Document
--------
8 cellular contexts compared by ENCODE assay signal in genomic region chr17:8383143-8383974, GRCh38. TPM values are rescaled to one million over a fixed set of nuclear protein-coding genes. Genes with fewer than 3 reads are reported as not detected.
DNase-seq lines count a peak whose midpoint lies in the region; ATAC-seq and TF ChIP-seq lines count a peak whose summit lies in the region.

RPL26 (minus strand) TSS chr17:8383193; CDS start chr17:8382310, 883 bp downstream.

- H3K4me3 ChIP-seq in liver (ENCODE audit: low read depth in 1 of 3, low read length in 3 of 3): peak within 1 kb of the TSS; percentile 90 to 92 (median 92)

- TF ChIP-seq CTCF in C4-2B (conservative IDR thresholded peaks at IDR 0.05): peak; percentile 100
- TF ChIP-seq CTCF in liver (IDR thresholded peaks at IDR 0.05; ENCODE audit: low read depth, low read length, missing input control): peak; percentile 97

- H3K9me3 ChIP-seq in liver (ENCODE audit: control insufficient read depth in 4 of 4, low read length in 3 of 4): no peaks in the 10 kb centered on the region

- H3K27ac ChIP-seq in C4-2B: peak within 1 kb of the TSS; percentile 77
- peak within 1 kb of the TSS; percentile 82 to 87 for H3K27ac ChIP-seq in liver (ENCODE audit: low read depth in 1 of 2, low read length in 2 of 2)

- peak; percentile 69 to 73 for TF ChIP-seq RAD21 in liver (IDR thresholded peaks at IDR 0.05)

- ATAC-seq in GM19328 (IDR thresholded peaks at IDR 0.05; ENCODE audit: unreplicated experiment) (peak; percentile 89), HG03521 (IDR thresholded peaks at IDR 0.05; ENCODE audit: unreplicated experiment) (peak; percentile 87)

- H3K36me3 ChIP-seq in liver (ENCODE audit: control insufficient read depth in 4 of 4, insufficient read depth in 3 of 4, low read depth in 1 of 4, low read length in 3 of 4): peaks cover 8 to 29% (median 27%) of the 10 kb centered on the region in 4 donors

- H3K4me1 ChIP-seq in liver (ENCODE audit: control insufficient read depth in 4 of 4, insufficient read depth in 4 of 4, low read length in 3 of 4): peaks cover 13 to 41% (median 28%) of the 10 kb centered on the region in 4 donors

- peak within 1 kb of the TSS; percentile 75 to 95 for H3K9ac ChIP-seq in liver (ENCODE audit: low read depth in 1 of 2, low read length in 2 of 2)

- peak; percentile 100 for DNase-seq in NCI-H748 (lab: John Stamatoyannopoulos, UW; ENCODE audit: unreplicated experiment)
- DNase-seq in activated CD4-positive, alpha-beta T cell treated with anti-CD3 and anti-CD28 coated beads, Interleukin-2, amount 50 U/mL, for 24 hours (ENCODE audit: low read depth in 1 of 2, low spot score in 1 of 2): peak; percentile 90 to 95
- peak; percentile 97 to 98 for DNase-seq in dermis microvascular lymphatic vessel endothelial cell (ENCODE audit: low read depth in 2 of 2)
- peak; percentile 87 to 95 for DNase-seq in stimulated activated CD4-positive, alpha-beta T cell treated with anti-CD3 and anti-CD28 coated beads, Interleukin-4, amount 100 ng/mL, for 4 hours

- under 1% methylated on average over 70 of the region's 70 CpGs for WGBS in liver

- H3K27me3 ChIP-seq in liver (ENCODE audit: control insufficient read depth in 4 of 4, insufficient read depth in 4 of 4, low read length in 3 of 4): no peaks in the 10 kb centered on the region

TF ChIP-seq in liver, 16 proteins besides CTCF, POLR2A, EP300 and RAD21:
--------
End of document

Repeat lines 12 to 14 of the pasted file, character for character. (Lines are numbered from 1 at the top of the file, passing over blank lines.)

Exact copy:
- H3K36me3 ChIP-seq in liver (ENCODE audit: control insufficient read depth in 4 of 4, insufficient read depth in 3 of 4, low read depth in 1 of 4, low read length in 3 of 4): peaks cover 8 to 29% (median 27%) of the 10 kb centered on the region in 4 donors

- H3K4me1 ChIP-seq in liver (ENCODE audit: control insufficient read depth in 4 of 4, insufficient read depth in 4 of 4, low read length in 3 of 4): peaks cover 13 to 41% (median 28%) of the 10 kb centered on the region in 4 donors

- peak within 1 kb of the TSS; percentile 75 to 95 for H3K9ac ChIP-seq in liver (ENCODE audit: low read depth in 1 of 2, low read length in 2 of 2)